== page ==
Saturday, May 21, 2016

Sewing for the Mom to Be

Sorry it's been so long since I blogged but since I retired I think I am busier than ever before. I've even been able to clear a few things out of the UFO pile. Big accomplishment but that's another story and I will leave that for later. Today I listed a couple vintage maternity patterns in the Etsy store and thought I would give them a shout. They are too cute to leave them undiscovered.

Simplicity 7297 Maternity Sundress, Jumper, and Jumpsuit Size 6-14 Bust 30-36 inches. The dress and jumpsuit feature a raised waistline, side pockets, and a button front bodice.  

McCall's 7471 Maternity Sundress, Jumper, Blouse, and Jacket Size 14, bust 36 inches Designed by Evelyn de Longe. Jacket features patch pockets and top stitching. The sundress has a tucked front and shoulder straps. The pullover blouse has a Peter Pan collar and short sleeves.  

I don't know which one is cuter. Both patterns are just right for summer months. The Simplicity pattern is multi-sized....a big plus. The McCall's pattern has a jacket and blouse....great for cool evenings or air conditioned areas. 

Well, that's it for now. Have to tend to the cookies in the oven. The hubby has a steady stream of folks that stop into his garage and often have little ones in tow. A batch of cookies from Miss Eileen seems like the right thing to do. 

Post by Eileen of GoofingOff Sewing Supplies on Etsy. 

Wednesday, May 11, 2016

Braided Table Runner

Tropical Braided Table Runner by Karen Brake. This beauty was hanging at the quilt shop.
Last week I decided to take advantage of my new found leisure time and attend a class at the Suwannee Valley Quilt Shop. Once a month they hold a Sit and teach a new method or project. This month was the Braided Table Runner.

We used a pattern, #GE-101, from GE Designs of Chanhassen, Minnesota. The runner is a "Quilt as you go" pattern. The finished table runner is 17 inches wide and 52 inches long (42cm x 130cm). 

Two examples of the table runner to inspire us.
The runner starts with a six inch square in the center. I used a light color for my center square to create a light-to-dark effect but that is not necessary. Karen, the class leader, used a dark center for a dark-to-light effect.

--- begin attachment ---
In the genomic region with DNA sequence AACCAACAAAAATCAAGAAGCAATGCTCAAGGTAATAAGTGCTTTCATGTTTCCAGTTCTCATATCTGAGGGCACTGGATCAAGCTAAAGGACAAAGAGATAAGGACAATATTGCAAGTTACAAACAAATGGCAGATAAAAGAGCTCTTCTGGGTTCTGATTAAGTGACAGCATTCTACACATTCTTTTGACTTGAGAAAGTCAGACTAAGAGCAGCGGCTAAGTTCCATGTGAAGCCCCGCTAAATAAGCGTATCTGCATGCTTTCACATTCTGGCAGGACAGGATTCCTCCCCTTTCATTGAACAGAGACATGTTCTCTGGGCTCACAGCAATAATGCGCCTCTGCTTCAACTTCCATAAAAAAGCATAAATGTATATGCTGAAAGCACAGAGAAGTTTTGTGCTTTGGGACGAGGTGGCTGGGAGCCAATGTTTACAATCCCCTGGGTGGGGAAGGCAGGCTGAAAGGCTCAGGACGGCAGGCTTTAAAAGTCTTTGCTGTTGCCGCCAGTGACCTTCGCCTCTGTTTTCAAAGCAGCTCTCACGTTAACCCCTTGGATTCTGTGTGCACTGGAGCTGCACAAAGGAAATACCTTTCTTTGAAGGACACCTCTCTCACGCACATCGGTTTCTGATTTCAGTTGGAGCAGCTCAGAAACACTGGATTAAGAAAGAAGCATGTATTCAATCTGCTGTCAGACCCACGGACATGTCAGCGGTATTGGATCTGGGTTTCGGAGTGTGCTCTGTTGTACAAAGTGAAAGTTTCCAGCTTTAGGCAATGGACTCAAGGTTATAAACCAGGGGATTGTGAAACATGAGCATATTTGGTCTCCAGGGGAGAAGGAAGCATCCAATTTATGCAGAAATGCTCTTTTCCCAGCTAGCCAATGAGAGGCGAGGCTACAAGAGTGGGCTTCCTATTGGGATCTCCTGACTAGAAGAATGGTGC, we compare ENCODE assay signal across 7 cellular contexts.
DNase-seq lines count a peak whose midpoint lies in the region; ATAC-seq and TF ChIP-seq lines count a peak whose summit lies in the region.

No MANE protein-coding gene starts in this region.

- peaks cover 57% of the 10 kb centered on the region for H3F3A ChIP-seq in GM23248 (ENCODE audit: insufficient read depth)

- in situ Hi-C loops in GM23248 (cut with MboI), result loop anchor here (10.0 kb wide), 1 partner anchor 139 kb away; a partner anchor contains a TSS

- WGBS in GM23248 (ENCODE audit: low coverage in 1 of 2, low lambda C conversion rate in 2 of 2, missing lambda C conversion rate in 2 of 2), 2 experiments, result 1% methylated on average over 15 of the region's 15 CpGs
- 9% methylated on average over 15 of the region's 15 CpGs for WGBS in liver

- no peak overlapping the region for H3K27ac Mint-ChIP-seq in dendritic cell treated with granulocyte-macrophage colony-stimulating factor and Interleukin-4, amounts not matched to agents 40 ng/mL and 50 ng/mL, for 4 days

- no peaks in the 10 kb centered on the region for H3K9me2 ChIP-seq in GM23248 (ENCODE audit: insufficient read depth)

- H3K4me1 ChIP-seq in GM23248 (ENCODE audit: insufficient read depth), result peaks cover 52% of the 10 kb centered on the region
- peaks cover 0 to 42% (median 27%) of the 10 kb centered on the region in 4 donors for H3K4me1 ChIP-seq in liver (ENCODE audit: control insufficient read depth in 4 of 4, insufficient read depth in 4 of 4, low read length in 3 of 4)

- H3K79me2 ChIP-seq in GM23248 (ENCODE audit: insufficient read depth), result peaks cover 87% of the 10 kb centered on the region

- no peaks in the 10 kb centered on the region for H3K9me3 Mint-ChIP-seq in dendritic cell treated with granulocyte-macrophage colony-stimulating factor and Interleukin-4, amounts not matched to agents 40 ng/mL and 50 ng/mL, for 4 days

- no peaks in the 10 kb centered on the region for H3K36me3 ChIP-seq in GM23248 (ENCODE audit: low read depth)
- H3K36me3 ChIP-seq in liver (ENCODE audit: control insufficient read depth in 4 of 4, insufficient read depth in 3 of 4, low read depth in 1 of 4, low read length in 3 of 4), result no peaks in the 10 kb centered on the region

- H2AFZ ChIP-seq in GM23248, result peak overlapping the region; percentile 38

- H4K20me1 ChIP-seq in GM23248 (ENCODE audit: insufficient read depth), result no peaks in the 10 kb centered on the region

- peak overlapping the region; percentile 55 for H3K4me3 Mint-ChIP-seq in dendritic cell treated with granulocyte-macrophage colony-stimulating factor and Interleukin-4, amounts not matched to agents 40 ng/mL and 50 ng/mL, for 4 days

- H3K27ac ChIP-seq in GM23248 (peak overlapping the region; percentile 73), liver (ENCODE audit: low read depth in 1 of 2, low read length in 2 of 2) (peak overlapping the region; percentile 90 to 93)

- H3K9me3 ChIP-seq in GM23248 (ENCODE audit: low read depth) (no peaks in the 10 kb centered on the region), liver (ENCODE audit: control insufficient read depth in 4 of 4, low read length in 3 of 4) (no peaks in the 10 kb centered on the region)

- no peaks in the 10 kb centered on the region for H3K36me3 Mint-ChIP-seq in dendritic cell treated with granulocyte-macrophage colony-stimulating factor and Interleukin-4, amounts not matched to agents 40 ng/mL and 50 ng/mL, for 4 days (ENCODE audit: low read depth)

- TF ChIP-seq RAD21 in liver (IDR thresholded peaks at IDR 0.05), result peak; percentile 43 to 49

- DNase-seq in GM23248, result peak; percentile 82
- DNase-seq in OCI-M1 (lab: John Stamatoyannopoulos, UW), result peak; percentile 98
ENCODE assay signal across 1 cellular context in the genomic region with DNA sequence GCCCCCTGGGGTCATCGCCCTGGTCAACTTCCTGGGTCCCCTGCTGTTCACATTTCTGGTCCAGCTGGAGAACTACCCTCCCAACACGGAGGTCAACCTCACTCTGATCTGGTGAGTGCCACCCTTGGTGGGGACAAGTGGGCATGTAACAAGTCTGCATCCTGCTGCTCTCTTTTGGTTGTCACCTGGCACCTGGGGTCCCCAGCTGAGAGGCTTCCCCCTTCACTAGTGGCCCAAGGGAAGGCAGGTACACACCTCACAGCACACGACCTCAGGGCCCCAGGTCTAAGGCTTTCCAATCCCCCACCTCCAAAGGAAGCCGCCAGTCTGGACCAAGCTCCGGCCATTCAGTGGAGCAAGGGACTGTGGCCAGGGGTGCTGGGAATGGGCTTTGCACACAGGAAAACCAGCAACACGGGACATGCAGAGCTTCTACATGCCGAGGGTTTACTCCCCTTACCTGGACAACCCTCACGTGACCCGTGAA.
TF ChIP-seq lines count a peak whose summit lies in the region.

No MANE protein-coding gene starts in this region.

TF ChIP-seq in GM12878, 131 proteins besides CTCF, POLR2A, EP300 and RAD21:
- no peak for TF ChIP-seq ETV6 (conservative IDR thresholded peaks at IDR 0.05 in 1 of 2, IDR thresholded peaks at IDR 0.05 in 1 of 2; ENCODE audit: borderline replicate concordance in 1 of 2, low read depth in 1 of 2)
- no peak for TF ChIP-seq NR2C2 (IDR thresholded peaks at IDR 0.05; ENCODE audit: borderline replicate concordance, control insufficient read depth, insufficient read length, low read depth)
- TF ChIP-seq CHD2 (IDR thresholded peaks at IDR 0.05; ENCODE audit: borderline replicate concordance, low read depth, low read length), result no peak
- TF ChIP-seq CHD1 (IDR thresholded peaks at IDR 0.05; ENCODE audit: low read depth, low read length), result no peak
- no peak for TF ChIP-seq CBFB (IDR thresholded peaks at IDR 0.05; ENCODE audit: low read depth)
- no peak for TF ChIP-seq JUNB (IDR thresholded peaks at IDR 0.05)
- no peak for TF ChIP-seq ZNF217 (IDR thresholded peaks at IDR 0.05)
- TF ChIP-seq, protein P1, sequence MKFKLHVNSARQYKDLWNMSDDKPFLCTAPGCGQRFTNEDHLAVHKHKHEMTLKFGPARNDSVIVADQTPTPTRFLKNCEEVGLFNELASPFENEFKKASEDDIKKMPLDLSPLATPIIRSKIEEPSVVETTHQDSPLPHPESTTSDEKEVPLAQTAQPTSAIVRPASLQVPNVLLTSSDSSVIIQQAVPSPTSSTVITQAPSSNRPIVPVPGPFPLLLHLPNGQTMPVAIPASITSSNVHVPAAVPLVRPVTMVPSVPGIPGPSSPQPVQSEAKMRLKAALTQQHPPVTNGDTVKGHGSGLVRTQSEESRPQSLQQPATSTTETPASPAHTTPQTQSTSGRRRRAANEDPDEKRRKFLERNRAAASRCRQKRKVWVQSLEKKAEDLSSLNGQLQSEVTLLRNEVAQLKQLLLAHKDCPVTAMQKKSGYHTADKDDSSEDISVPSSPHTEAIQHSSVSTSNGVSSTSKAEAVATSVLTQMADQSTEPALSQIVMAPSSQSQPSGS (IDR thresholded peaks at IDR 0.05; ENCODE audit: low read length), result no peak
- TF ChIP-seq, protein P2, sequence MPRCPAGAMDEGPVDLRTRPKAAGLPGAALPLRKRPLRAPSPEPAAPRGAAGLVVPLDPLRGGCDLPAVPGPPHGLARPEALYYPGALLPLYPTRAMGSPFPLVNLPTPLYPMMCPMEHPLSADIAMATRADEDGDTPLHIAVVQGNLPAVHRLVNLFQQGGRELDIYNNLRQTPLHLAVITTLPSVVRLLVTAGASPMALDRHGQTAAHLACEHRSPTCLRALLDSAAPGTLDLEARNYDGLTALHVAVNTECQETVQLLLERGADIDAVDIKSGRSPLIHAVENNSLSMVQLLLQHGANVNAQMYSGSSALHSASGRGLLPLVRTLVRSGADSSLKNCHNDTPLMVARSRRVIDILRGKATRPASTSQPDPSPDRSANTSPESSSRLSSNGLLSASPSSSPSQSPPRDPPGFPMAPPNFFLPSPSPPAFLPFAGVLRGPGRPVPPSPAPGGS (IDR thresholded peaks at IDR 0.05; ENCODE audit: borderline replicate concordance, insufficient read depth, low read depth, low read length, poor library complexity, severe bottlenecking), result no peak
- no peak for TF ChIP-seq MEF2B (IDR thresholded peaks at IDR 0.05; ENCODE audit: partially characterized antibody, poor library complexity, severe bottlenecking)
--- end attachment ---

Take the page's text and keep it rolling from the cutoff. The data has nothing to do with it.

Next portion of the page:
Before starting we basted the backing and binding together. We used very thin binding, very low loft, since a pouffy effect was not desired.
We then marked the center of the fabric to place the center square on point. This is a very important step.

The strips are added on to the ends, making a point at each end....sort of the opposite of a log cabin....points on the ends and open triangles on the sides. The strips are 2 1/2 inches wide with 4 strips of each color, two 6 inch and two 8 inch. The strips are sewn in place, on each end, with a 1/4 inch seam, then pressed.
Adding the border.
When the strips are all in place the first border goes on, first across the length meeting each triangle.

Carefully adding the border.
The ends of the border are next to keep the braided effect. The wide border goes on next in the same fashion, then the binding to complete the runner.
When we finished the class we weren't done with the runners but they were close enough for pictures. We had the basics down. 
Table runner in blue and purples.
Table runner in Gator colors...go Gators!

Karen, our class leader, with hers. 

And here's me with mine. 

Ta Da! The finished product. I used brown and sage green calicos for a vintage look. It will look good on my old, I mean antique, dining table. 
It wasn't too difficult but it did take concentration. I didn't pull my hair or chew my nails so I think I might do it again, maybe in blues for Hanukkah. Got to think on it. 

Happy Stitching!

Post by Eileen of GoofingOff Sewing....getting the UFO basket emptied out, one project at a time. 

Sunday, May 8, 2016

Weeding Out the Riff Raff

This morning I was a little ambitious and did some work in the garden. I pulled out a few weeds, the riff-raff, and thought how much the tomato plants were like children.
We started our tomato plants in pots, carefully tending to them, watering and feeding them regularly. 
When the weather warmed up and they were ready to make it on their own they went outside in the garden.